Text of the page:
Public Release:  UH professor named 2014 American Chemical Society Cope Scholar

Award recognizes Olafs Daugulis for excellence in organic chemistry

University of Houston

IMAGE

IMAGE: Olafs Daugulis, associate professor of chemistry at the University of Houston, is one of 10 scientists receiving the 2014 American Chemical Society Arthur C. Cope Scholar Award. The award recognizes... view more

Credit: Chris Watts

HOUSTON, Aug. 5, 2014 - Olafs Daugulis, associate professor of chemistry at the University of Houston (UH), is one of 10 scientists receiving the American Chemical Society (ACS) Arthur C. Cope Scholar Award for 2014. The award recognizes and encourages excellence in organic chemistry.

Cope Scholar Awards, sponsored by the Arthur C. Cope Fund, include a $5,000 award, a certificate, and a $40,000 unrestricted research grant. The citation for Daugulis' award reads: "For the development of transition metal-catalyzed carbon-hydrogen bond functionalization reactions and their practical applications in organic synthesis."

The award recipients will be recognized in August at the Arthur C. Cope Symposium held during the Fall ACS National Meeting in San Francisco. Each recipient will give an address at the symposium; Daugulis' presentation is titled "Regioselective Functionalization of Unreactive C-H Bonds."

"The Cope Scholar Award is the fifth major national/international award Olafs has won," said David Hoffman, UH chemistry department chair. "We're proud to have him as a member of our faculty and to have his excellent work recognized by the American Chemical Society."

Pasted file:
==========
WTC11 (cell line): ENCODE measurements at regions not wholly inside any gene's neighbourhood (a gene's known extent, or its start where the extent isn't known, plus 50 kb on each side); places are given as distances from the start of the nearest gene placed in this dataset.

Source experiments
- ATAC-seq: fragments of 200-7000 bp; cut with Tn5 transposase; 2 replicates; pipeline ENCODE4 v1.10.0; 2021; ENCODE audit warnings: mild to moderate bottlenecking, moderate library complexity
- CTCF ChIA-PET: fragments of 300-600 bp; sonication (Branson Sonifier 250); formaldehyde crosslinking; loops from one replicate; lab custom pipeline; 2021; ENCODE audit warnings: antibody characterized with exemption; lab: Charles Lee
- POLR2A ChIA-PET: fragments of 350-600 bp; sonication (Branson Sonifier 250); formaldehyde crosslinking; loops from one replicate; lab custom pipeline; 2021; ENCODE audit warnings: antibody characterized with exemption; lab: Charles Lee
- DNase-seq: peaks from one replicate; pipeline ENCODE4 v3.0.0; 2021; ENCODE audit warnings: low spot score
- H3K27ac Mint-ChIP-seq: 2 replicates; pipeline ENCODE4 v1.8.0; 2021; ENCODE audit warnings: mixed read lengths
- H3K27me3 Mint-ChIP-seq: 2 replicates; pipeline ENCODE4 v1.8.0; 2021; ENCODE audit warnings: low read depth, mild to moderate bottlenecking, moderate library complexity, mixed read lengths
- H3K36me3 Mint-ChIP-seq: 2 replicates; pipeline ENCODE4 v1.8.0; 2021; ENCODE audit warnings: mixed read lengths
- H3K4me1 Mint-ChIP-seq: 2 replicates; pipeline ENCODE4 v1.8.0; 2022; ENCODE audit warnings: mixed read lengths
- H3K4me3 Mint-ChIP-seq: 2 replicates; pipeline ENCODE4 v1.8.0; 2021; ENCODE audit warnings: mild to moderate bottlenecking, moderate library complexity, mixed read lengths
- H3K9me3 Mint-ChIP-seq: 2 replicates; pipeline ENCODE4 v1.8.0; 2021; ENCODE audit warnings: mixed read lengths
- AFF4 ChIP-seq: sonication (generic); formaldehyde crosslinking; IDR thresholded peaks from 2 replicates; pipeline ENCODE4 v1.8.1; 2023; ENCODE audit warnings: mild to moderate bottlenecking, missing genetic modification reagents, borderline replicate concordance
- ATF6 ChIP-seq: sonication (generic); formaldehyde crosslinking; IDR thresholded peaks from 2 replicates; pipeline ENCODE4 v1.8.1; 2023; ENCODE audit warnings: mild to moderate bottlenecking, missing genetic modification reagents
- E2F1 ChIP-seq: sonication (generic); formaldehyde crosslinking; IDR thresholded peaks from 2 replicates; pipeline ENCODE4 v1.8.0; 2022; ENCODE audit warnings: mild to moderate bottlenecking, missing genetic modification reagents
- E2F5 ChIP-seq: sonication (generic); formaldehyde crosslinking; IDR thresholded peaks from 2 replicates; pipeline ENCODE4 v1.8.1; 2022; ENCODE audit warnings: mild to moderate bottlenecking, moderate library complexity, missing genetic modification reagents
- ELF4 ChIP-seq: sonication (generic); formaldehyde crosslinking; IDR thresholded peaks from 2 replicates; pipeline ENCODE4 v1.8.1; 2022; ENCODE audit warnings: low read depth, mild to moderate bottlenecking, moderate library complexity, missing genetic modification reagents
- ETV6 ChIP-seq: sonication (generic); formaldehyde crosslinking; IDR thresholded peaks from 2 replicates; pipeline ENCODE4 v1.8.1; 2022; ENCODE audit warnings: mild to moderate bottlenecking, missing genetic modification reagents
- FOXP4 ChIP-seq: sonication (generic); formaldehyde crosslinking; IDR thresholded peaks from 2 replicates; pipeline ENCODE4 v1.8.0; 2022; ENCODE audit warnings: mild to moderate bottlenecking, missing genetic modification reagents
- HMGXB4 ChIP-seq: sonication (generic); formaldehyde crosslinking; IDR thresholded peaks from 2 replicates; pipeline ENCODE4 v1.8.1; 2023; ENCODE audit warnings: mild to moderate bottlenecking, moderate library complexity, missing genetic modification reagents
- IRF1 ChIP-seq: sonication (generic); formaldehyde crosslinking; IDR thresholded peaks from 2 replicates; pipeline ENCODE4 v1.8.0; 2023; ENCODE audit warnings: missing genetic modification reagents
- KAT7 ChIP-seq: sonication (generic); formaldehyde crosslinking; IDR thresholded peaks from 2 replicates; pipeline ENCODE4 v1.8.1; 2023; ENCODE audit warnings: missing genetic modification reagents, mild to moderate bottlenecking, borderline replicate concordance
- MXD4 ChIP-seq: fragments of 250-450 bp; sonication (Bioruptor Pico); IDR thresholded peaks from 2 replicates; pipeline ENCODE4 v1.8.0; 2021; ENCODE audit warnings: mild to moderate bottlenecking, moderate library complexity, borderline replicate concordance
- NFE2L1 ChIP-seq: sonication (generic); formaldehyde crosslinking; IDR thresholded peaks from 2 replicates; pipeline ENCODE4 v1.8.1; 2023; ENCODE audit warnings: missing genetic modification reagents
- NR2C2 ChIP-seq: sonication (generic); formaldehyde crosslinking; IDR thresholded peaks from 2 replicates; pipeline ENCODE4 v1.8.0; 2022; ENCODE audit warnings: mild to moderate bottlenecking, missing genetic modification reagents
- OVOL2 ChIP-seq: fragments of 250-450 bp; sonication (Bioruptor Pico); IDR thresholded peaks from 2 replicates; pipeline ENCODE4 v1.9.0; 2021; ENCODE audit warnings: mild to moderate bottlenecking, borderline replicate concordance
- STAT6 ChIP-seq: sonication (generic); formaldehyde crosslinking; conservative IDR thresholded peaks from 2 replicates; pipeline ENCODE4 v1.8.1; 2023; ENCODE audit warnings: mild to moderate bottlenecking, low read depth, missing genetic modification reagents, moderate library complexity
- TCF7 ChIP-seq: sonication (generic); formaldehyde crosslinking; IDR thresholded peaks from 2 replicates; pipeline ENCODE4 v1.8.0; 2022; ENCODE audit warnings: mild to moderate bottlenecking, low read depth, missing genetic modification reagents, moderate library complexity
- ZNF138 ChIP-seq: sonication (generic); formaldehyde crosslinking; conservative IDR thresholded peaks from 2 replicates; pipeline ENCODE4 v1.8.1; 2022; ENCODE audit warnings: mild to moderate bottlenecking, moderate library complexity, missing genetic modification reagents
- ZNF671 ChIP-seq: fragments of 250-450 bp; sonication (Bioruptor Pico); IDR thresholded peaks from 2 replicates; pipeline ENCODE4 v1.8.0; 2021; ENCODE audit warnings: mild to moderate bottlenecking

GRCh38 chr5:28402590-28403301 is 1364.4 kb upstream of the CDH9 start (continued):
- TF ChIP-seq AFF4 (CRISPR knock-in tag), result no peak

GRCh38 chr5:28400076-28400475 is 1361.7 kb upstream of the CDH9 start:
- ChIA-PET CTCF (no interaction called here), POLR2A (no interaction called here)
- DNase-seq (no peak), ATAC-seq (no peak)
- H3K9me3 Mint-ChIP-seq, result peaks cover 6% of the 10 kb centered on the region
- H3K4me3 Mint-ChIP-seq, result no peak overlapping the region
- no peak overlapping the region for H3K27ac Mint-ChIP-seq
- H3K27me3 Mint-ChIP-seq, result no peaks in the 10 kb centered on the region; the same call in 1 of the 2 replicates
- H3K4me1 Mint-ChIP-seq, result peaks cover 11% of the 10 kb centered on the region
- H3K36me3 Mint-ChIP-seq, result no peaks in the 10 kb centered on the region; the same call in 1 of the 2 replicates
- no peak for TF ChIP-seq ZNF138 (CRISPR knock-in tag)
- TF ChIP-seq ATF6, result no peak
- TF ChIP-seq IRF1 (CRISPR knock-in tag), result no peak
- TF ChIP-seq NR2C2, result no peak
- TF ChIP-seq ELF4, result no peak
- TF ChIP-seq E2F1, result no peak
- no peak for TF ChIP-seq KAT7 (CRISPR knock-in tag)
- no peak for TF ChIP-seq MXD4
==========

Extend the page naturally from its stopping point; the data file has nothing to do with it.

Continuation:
Previously, Daugulis received an NSF CAREER award, an Alfred P. Sloan Fellowship, a Camille Dreyfus Teacher-Scholar Award and the Norman Hackerman Award in Chemical Research. He also won a UH Teaching Award in 2010.

Other Cope Scholars named for 2014 are Richard N. Armstrong, Vanderbilt University; Abigail G. Doyle, Princeton University; Raymond L. Funk, Pennsylvania State University; Seth Herzon, Yale University; Jeffrey N. Johnston, Vanderbilt; Gary E. Keck, University of Utah; Benjamin List, Max Planck Institute for Coal Research, Germany; Hung-wen (Ben) Liu, University of Texas, Austin; and Tomislav Rovis, Colorado State University.

###

Editor's note: Story written by Kathy Major, College of Natural Sciences and Mathematics. High-resolution photo available upon request.

About the University of Houston

The University of Houston is a Carnegie-designated Tier One public research university recognized by The Princeton Review as one of the nation's best colleges for undergraduate education. UH serves the globally competitive Houston and Gulf Coast Region by providing world-class faculty, experiential learning and strategic industry partnerships. Located in the nation's fourth-largest city, UH serves more than 39,500 students in the most ethnically and culturally diverse region in the country. For more information about UH, visit the university's newsroom at http://www.uh.edu/news-events/.

About the College of Natural Sciences and Mathematics

The UH College of Natural Sciences and Mathematics, with 193 ranked faculty and nearly 6,000 students, offers bachelor's, master's and doctoral degrees in the natural sciences, computational sciences and mathematics. Faculty members in the departments of biology and biochemistry, chemistry, computer science, earth and atmospheric sciences, mathematics and physics conduct internationally recognized research in collaboration with industry, Texas Medical Center institutions, NASA and others worldwide.

To receive UH science news via email, sign up for UH-SciNews at http://www.uh.edu/news-events/mailing-lists/sciencelistserv/index.php.

For additional news alerts about UH, follow us on Facebook at http://www.facebook.com/UHNewsEvents and Twitter at http://twitter.com/UH_News.

Disclaimer: AAAS and EurekAlert! are not responsible for the accuracy of news releases posted to EurekAlert! by contributing institutions or for the use of any information through the EurekAlert system.